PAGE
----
Chloroplast DNA sequence from a Miocene Magnolia species

  title={Chloroplast DNA sequence from a Miocene Magnolia species},
  author={Edward M Golenberg and David E. Giannasi and Michael T. Clegg and Charles J. Smiley and Mary L. Durbin and David Henderson and Gerard Zurawski},
DNA has been successfully extracted from several samples of preserved tissue, the oldest so far reported originating from a 13,000-year-old ground sloth1.But severe damage to the preserved DNA, primarily due to oxidation of the pyrimidines1, has prevented the acquisition of sequence data from ancient samples except in a few cases2–4. We report here the extraction of DNA from fossil leaf samples from the Miocene Clarkia deposit (17-20 My r old), the amplification of an 820-base pair (bp) DNA… 

An rbcL sequence from a Miocene Taxodium (bald cypress).

The successful amplification, sequencing, and analysis of a 1320-base-pair portion of the chloroplast gene rbcL from a Miocene Taxodium specimen, also from the Clarkia site, suggest that it may be possible to isolate and sequence DNAs routinely from the Miocene Clarkia deposit.

Amplification and analysis of Miocene plant fossil DNA.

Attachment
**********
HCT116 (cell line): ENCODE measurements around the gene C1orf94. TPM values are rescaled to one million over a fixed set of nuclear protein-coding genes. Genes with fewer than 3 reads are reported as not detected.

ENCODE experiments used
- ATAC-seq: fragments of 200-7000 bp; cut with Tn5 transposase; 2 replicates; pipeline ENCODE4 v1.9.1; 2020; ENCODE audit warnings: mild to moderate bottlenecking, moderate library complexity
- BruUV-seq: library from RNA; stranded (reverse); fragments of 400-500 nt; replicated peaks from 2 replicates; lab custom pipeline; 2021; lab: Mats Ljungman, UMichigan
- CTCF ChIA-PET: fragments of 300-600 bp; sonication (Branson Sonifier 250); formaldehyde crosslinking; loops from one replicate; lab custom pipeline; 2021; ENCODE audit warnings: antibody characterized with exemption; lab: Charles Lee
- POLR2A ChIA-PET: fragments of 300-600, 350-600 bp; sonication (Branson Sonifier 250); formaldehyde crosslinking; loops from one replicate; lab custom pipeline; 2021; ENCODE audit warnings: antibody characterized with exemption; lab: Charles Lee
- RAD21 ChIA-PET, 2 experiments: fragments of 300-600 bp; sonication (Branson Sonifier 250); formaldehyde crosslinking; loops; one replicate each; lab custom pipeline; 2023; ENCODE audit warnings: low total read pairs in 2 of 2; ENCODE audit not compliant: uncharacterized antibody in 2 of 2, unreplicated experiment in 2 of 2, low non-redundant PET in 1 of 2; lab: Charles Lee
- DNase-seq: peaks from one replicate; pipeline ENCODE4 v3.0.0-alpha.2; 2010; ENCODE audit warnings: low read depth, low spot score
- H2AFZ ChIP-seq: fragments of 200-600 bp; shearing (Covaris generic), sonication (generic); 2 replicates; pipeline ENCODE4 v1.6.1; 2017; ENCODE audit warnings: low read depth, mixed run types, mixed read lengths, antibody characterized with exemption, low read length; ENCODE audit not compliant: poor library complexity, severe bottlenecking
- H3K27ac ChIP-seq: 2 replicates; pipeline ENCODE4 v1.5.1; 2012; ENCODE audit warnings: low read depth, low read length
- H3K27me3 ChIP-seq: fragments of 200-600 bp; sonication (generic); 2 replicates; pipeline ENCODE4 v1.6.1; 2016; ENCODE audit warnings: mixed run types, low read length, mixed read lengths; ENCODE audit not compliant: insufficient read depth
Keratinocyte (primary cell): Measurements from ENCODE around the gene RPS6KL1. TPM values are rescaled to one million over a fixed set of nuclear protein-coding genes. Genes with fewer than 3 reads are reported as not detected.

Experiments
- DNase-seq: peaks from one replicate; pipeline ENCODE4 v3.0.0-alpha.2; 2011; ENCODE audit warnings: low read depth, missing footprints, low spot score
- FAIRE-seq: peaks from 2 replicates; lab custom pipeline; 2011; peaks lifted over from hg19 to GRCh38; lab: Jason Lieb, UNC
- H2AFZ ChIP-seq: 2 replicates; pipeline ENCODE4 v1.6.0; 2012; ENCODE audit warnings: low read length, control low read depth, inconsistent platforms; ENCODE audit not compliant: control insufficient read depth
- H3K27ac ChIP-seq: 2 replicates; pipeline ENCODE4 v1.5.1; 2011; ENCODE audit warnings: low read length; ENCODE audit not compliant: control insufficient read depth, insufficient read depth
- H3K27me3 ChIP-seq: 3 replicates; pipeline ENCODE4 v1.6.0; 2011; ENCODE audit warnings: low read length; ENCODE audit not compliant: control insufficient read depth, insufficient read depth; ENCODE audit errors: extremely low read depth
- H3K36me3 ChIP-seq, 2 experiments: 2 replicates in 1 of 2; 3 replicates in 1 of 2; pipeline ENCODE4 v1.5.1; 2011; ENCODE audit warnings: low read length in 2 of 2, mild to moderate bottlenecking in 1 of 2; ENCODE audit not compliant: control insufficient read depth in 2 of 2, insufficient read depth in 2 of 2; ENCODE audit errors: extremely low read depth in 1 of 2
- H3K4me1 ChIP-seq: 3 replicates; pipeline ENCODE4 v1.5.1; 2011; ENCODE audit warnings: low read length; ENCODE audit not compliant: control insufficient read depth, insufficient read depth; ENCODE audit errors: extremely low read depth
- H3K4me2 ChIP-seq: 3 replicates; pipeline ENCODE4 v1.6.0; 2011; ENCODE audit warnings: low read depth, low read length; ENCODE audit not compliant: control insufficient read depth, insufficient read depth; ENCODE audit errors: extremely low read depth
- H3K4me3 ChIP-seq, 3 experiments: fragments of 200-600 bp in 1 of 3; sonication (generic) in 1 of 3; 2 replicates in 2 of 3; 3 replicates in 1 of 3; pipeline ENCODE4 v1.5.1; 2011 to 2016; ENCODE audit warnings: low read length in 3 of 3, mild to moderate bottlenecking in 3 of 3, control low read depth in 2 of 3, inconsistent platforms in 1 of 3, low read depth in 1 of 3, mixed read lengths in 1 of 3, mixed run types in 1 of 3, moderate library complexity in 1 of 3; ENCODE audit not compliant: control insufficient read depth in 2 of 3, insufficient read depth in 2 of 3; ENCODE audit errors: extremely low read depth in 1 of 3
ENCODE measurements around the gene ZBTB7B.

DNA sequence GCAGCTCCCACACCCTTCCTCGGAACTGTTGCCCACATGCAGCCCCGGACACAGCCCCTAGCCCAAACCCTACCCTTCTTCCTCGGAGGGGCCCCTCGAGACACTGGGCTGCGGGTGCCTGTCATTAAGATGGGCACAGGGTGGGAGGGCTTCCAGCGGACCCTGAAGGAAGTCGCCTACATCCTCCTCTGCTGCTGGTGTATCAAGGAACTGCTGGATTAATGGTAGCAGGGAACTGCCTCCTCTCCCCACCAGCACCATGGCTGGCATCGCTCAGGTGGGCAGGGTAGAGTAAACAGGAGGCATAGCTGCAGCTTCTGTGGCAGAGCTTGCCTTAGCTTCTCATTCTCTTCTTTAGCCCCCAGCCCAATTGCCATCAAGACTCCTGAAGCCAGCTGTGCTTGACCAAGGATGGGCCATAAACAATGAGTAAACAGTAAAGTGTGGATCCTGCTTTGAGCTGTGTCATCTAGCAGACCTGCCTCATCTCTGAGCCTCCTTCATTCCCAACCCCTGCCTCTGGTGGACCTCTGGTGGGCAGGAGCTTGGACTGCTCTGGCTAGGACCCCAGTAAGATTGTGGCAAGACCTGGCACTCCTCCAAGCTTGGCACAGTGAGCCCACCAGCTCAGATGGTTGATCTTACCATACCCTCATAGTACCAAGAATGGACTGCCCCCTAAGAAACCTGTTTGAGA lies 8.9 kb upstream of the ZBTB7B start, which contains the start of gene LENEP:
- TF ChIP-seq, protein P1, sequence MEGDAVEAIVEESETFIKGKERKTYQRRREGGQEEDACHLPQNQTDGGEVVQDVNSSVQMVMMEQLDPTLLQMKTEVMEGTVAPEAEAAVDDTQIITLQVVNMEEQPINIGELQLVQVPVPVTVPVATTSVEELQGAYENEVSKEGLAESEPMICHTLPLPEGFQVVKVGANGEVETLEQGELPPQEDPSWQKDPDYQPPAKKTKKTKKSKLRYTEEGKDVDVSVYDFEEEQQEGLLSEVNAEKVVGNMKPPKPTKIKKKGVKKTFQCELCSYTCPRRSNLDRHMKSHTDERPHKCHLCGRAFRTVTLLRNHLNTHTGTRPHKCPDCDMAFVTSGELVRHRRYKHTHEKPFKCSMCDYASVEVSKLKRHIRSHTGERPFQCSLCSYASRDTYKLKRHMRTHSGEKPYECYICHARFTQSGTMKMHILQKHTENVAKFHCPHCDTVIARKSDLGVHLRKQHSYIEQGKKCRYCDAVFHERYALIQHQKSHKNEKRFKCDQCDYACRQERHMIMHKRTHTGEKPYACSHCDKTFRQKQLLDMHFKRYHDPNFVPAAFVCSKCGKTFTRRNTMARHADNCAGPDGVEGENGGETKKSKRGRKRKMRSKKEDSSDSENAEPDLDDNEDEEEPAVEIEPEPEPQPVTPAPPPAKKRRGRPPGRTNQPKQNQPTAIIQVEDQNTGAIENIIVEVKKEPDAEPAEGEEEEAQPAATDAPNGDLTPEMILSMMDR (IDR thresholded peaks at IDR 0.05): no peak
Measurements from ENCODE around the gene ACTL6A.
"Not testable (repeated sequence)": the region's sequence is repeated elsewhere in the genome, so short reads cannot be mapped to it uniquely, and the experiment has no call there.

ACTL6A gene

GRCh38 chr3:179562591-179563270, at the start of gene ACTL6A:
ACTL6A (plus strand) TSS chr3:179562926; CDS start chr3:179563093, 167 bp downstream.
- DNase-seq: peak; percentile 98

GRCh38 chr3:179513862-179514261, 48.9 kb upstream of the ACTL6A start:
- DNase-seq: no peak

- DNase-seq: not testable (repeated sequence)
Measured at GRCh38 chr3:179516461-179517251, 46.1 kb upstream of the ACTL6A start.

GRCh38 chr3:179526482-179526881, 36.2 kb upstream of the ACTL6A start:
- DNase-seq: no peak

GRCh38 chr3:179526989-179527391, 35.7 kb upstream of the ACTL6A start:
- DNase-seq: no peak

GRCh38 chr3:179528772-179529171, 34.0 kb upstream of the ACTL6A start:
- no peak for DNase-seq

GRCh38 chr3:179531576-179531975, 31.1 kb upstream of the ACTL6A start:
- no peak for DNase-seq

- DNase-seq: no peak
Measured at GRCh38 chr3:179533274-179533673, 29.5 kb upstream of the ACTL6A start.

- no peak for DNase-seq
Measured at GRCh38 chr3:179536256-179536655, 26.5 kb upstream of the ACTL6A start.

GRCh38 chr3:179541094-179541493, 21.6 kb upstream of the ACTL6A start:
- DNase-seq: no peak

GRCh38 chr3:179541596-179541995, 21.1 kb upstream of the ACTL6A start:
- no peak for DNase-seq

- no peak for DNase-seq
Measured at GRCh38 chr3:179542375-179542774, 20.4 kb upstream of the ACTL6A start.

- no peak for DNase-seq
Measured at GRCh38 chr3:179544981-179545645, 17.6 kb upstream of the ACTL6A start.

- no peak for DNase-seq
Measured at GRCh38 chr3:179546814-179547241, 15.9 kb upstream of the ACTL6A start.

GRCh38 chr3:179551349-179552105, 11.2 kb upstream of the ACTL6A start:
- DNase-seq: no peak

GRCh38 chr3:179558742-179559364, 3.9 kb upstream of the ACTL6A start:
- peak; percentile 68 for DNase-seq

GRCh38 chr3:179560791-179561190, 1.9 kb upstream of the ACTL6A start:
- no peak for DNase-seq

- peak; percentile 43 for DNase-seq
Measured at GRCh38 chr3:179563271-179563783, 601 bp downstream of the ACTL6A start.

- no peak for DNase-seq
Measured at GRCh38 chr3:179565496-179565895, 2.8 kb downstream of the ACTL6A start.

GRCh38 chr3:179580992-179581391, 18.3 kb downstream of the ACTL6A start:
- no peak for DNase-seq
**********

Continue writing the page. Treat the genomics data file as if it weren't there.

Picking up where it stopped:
• E. Golenberg
  • Geography
    Philosophical transactions of the Royal Society of London. Series B, Biological sciences
  • 1991
It is indicated that analysis of Miocene fossil DNA can be replicated, and can, therefore, open up the prospects for future development of the field of molecular palaeontology.

Ancient DNA: Prospects and limitations

The principal limitations of fossil DNA extraction and characterisation are discussed, including degradation and modification of ancient DNA, difficulties in amplification of target sequences via the polymerase chain reaction, and the special problems that contamination presents for amplification and verification of fossilDNA sequences.

Ancient plant DNA: review and prospects.

The trend from species identification to population-level investigation is emphasized and the potential and the difficulties in this field, related to DNA preservation and to risks of contamination are highlighted.

DNA sequences from a fossil termite in Oligo-Miocene amber and their phylogenetic implications.

Phylogenetic analysis of fossil and extant 18S rDNA confirmed morphological cladistic analyses of living dictyopterans (termites, cockroaches, and mantids) and affects molecular phylogenetic hypotheses of termites in this, the oldest DNA yet characterized.

DNA from pollen: principles and potential

Comparison of the ancient sequences with modern sequences obtained from an extant population, establish a first genetic link between modern and fossil samples of Scots pine, providing a genetic continuity through time.

Bacterial DNA in Clarkia fossils.

Analysis of extracts prepared from the plant remains shows that the high molecular mass (HMM) DNA that can be detected in some extracts from Clarkia fossils is mostly, if not exclusively, of bacterial origin.

DNA sequence from a fossil pollen of Abies spp. from Pleistocene peat.